Theme Of Selfishness In Catcher In The Rye

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In a world where the homeless are looked down upon because of their social status, human selfishness makes it challenging for many to trust and confide in others. J.D. Salinger, the author of The Catcher in the Rye, suffered from P.T.S.D due to trauma from his time serving in the U.S. army during World War 2 (Gopnik 2013). After the war, J.D. Salinger immersed himself in his work and wrote The Catcher in the Rye. Salinger, in midst of his fame, strayed away from doing public appearances and being in the public eye (Gopnik 2011). During his lifetime, Salinger witnessed the brutality and consequences of war, and as a result, he saw how cruel society could be. In a time of war, many individuals commit careless actions that prove to be harmful …show more content…
An example of conflict that is used is the person versus society conflict. Throughout the novel, Holden finds himself in quarrels with others because of his disdain for society. Holden maintains a consistent, and rather pessimistic tone during the course of the story. In reference to life, Holden remarks that it is “some game. If [one is] on the side where all the hot-shots are, then it 's a game, all right— [he’ll] admit that. But if [one is] on the other side, where there aren’t any hot-shots, then what 's a game about it? Nothing. No game” (Salinger 12). It is evident that Holden identifies himself with being on the “other side”, which is the losing team. Holden has wealthy parents, goes to a credible school, and has a sister who dearly loves him. In spite of that, Holden still maintains a negative view of society. Holden’s careless outlook on life results in him being in strained relationships with others. It is important for Holden to break free of his victim mentality, and be more empathetic and kind to others, because without change, he cannot progress as a character. Moreover, another conflict used is the person versus self conflict. The biggest conflict that Holden faces in the novel is with himself. During the course of the novel, Holden constantly contradicts himself and is shown to have an inability in regards …show more content…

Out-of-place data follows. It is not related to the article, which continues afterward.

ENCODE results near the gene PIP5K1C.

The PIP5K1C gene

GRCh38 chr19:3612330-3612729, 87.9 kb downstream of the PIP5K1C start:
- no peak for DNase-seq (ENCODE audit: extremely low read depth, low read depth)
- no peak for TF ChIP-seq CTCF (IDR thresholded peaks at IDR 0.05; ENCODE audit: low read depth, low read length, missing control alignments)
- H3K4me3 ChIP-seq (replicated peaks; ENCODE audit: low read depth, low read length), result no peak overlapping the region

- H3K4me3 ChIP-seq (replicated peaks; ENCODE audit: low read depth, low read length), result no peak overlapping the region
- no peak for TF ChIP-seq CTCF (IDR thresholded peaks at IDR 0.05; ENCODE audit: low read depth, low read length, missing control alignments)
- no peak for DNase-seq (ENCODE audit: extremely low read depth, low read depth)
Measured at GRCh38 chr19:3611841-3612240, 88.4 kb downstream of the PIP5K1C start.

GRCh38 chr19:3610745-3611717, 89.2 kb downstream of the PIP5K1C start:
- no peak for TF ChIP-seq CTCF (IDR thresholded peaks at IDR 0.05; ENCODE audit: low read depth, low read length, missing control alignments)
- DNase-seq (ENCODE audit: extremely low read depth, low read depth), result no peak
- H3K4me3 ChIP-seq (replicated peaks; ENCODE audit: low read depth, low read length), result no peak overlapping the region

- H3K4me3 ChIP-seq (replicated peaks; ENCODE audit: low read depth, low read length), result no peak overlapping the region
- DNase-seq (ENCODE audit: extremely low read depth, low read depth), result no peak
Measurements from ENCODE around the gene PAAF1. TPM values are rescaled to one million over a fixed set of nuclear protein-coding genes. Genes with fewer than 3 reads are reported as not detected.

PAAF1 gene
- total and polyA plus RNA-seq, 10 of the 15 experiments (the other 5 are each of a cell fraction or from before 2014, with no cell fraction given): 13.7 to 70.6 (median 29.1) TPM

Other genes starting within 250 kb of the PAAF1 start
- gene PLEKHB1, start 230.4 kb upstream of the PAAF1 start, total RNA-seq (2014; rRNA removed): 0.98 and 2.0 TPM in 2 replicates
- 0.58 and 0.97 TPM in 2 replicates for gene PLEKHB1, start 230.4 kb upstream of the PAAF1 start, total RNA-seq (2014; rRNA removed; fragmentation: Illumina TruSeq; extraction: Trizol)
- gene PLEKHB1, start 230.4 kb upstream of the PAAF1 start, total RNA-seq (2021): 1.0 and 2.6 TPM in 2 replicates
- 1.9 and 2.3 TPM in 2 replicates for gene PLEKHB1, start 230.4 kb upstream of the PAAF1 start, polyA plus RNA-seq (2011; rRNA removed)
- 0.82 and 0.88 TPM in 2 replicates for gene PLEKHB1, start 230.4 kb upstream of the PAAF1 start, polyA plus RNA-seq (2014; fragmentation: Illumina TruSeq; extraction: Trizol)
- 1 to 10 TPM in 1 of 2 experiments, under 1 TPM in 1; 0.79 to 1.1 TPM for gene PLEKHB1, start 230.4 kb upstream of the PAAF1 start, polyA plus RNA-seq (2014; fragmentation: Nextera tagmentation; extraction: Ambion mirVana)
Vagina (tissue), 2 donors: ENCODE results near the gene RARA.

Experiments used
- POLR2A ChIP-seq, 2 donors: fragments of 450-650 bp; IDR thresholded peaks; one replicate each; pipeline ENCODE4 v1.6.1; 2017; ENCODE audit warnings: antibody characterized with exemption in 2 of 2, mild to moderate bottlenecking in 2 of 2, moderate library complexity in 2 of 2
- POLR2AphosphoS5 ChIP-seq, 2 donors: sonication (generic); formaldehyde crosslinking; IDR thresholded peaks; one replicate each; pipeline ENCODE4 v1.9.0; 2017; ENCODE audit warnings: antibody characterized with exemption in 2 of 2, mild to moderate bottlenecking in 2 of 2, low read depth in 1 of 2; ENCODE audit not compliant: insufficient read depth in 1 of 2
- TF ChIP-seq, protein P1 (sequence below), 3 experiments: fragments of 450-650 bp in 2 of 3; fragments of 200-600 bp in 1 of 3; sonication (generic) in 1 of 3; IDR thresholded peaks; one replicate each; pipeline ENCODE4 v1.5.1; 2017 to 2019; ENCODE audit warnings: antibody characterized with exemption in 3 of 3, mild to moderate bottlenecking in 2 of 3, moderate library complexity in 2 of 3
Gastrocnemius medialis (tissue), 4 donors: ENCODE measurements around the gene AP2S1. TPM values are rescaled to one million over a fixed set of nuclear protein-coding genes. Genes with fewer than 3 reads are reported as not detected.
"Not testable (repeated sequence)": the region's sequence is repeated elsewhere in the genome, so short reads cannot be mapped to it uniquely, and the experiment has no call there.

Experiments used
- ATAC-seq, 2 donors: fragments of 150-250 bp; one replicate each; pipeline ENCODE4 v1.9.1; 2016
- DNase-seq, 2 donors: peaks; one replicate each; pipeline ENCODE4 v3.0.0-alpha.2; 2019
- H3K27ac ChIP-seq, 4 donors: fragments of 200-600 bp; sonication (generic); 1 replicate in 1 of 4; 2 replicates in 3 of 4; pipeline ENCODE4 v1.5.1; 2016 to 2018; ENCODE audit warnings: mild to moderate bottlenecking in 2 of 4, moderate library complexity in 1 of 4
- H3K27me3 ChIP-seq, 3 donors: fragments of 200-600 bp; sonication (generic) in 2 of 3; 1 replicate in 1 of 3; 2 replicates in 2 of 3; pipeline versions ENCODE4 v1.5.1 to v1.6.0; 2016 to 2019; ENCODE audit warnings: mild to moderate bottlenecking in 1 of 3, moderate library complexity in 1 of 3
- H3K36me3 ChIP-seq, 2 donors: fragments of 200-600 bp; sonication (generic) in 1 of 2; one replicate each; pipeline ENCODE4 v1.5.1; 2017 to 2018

An example of a motif that demonstrates the carelessness of humans is the motif of deception. In the novel, Holden constantly repeats the word “phony”. It is notable that in Holden’s eyes, all adults are considered phony, while all children and adolescents are considered genuine. Oddly enough, it could be argued that Holden himself, is a phony. Holden is not exempt from his fair share of lies and deceit— when Holden ran into Ernest’s mom on the train, she talked about how Ernest was sensitive. According to Holden, “that guy Morrow (Ernest) was about as sensitive as a goddam toilet seat” (Salinger 72). Holden knew that Ernest’s mom was deceiving herself, yet he still allowed her to ramble on. Holden loves to point out the flaws in others, but cannot admit to his own faults. Holden shows no remorse for his actions, and is inconsiderate towards the situations of others. Holden’s selfish mentality is common in today’s society, and ascertains the need for a positive change in society’s demeanour. In addition, a motif that is used in this novel is the motif of isolation. Holden is a rather introverted and isolated individual. In the novel, there is indication that Holden is lonely, but does not realize that he is at fault for his own isolation. When Holden got off “at Penn Station, [he] went into this phone

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